If you have a resident or Linden bear that represents you, I would be more than happy to add it to my own collection in exchange for a copy of my bear.

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The Comment Box

January 10, 2010

The comment box was perhaps one of my first big projects in Second Life. The earliest copy that I have in my inventory is from January 1st, 2006. I was making something that could hold notes from visitors and let people see the titles.

Over the years, the comment box has had many changes and updates. Zakk Starr asked me if I had any updates since version 1.9 that he got a few years ago. I handed him a copy of 1.13. I was curious myself and took a look at the newer version.

Oddly enough, I was unfamiliar with a ton of new features that I had put into it. This feeling is the same with most projects that I work on in real life and the virtual world. I move onto so many things very quickly that I forget what I have done.

It’s now smaller in height, but anyone can resize it. The newest model only uses 3 prims instead of 7. Two of them are sculpties. You can choose different textures for the box itself that change both the text and color. A technique has been used so that each individual texture actually contains 16 images, so there is one texture for each color, but all images have the same text. There is only 1 script instead of four. Scripts are compiled in mono. You can adjust privacy settings so that people may or may not see titles of note cards, or get the notecard itself. An access list allows you to control who else may adjust the settings on the comment box as well. Improvement in determining who dropped in a note card, rather than looking at the creator of the note card alone. The owner is sent an instant message as new notes are dropped along with the name of the person, note, and a slurl.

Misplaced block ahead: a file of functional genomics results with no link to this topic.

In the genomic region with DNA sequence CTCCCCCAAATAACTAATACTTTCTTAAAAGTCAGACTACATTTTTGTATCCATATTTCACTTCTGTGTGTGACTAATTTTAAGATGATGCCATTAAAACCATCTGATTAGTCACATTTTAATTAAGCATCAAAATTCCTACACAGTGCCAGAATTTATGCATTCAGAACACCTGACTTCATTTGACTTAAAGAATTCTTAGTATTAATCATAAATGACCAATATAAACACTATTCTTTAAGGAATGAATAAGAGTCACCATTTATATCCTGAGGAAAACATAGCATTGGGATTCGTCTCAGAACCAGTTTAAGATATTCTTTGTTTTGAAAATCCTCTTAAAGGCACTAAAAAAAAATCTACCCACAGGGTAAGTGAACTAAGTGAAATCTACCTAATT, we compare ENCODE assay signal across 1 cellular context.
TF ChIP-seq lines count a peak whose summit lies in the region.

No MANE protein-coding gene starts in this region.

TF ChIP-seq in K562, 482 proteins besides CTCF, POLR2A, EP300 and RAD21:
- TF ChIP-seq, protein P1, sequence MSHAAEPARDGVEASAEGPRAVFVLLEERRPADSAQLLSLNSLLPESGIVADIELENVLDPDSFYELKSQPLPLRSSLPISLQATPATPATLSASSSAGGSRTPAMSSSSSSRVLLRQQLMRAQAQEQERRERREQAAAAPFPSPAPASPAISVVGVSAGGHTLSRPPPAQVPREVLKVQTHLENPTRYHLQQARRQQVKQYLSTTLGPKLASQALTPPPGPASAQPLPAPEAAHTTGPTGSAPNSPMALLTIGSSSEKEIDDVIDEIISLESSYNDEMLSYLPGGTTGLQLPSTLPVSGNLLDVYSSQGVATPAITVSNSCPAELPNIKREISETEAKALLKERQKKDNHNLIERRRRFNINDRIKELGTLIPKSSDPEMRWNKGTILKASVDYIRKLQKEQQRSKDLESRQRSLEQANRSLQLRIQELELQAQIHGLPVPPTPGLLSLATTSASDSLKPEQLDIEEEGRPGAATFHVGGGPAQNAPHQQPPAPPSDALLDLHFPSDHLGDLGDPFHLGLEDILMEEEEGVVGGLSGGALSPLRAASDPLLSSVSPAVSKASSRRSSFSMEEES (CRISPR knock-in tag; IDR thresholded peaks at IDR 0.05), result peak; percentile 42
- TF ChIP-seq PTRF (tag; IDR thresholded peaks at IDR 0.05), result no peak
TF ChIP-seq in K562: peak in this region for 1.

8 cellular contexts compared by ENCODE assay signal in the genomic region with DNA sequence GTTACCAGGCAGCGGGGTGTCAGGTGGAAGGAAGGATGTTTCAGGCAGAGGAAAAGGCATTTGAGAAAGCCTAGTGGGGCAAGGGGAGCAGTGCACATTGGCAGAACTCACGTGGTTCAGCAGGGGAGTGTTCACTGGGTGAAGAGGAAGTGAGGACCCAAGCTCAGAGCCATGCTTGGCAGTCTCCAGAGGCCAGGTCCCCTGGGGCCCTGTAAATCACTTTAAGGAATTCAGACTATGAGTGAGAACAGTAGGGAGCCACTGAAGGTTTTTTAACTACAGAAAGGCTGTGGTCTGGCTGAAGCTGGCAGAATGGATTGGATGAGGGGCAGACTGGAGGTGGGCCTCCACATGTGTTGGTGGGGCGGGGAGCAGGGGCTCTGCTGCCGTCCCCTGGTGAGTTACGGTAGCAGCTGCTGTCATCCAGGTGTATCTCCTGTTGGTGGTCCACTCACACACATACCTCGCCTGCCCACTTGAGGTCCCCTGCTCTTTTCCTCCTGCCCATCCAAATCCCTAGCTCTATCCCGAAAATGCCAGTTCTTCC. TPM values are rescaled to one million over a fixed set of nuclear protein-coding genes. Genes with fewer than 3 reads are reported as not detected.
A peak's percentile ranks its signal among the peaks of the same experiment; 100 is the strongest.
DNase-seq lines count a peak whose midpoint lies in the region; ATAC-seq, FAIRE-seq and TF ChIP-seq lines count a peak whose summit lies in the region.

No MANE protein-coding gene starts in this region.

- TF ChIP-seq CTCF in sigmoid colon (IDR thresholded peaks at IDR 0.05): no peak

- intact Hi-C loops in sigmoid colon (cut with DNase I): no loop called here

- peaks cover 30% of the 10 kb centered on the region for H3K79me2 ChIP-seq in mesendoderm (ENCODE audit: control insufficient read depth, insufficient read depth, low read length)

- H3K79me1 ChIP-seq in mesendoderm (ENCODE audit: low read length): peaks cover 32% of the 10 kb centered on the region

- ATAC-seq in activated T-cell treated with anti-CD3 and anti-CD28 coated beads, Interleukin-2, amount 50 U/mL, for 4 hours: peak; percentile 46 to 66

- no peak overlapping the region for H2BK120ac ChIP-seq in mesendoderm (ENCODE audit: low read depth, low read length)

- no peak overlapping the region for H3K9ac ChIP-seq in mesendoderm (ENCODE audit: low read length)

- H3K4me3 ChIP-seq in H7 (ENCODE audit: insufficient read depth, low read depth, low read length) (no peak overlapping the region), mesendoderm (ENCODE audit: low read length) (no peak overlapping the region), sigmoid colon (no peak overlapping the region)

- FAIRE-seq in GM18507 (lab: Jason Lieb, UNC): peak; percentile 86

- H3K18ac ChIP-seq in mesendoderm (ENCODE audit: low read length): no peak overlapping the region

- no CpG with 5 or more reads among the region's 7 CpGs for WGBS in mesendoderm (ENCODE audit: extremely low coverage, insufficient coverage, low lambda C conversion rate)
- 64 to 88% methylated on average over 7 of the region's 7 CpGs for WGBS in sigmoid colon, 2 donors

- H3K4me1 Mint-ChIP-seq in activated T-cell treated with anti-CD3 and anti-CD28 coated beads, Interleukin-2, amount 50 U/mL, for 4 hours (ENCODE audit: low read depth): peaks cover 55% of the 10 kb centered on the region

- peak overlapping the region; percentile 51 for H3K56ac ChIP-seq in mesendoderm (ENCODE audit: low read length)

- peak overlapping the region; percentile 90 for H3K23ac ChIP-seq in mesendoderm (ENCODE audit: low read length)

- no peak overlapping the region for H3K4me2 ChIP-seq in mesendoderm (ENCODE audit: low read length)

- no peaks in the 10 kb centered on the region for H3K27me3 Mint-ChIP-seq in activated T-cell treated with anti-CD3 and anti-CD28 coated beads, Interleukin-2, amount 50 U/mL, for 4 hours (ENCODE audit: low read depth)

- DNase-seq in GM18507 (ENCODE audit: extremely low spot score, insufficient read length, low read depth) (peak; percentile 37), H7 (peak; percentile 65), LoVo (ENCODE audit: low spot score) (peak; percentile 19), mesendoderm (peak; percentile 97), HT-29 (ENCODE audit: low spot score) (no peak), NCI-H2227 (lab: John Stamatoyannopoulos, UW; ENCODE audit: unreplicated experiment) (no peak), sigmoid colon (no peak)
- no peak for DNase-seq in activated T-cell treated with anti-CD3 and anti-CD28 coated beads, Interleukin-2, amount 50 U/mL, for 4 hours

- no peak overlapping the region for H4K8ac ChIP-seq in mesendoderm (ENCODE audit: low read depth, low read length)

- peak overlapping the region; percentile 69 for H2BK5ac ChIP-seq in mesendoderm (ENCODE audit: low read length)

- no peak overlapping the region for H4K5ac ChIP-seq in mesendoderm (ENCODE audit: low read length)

The comment box has come a long way since it’s inception. Previous the the comment box, there was an art easil that I made to display my real life artwork. The earliest copy that I can find of it is version 1.3 from December 31st. I’m sure I made a few before that. The easil is closely related due to how it was able to read the information from note cards and images, display that information as hovertext, and give out note cards. It also cycled through the paintings on it’s own.

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Emotions With Less Effort

December 31, 2009